Barga is an Italian municipality with approximately 9900 inhabitants in the province of Lucca in Tuscany.
It is the most densely populated area of the Serchio valley and, due to its historical, artistic, civic and demographic importance, it was given the title of City in 1933. Its various accolades include the Italian Touring Club’s orange flag, Cittaslow, and being one of the “most beautiful towns in Italy”, all of which are prestigious tourism awards.
The origin of the town’s name is uncertain. Archaeological finds attest to the presence of a Ligurian and Apuan civilization in pre-Christian times. In the eighth century Barga was a Longobard feud, before becoming part of the Tuscan marquisate and receiving sought-after recognition as a free town, first by Matilde di Canossa and then by the emperor Frederick I, Barbarossa. In the 13th century it tried to free itself various times from Lucca, until after the death of Castruccio Castracani, Lord of Lucca, in 1328, when the inhabitants of Barga voluntarily placed themselves under the rule of the Florentine republic, with whom they remained until the unification of Italy.
The relationship with Florence is particularly visible in the art, culture and language. The entire inhabited area of the town was protected by a wall of approximately 1.5 km in length, with three gates: Reale or Mancianella, Macchiaia or Latria, and Borgo (demolished in the last century). Important dignitaries at the service of the Grand Duchy passed through Barga: architects such as the Ammannati, painters such as Giovanni Battista Tempesti and ceramic artists such as Della Robbia and followers.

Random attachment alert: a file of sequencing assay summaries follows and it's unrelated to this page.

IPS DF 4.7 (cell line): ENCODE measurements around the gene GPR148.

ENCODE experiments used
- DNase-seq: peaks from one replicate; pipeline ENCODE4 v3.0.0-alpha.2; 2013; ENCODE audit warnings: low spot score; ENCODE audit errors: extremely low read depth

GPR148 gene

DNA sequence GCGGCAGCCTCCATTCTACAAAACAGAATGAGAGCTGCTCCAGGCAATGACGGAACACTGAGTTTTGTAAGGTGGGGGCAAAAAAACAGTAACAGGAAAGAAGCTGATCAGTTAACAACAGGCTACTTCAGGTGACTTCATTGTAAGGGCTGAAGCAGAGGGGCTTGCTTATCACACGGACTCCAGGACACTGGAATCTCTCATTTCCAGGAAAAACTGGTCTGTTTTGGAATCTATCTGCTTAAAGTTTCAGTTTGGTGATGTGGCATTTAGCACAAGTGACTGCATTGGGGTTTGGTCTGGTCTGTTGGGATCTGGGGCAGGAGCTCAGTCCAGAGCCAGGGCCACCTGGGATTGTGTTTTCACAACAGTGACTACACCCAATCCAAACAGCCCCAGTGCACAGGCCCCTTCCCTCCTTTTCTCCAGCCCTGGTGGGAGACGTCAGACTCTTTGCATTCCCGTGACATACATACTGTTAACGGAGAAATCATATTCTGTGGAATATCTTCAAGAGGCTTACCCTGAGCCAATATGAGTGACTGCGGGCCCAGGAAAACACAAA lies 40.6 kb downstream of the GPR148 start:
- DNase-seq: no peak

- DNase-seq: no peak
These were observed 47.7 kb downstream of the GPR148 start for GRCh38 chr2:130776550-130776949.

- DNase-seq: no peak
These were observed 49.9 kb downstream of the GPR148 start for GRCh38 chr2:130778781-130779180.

The unification of Italy caused serious economic damage to Barga which led to mass emigration to countries such as France, Germany, Russia, the United States and the United Kingdom (especially Scotland). In the final stages of World War II, Barga and the neighbouring territories suffered huge losses and damage given that the Gothic line, a German defensive front, passed through this area.A. Nardini, La guida di Barga, 2000
ArtCache is the guide to Barga: historic buildings, works of art, fun facts and much more!
It works on any device: it is easy to use, fast and modern
The portable tourist guide: Use ArtCache wherever you are, even while visiting Barga
How it works
ArtCache is historically accurate: it contains information that you cannot find on other websites!
Select the marker on the map to open the detailed panel: fotos, descriptions and lots of fun facts
A few tips
Each colour corresponds to a category: With the 'Categories' button you can filter your search
With the 'List of artworks' button, you can consult a list of all things to see in Barga
Press the 'Where am I?' button to check your position (Only on mobile devices)
P.S. Geolocation is never 100% accurate
Want to know how to reach an artwork? At the bottom of each panel is a 'Directions' button perfect for you!
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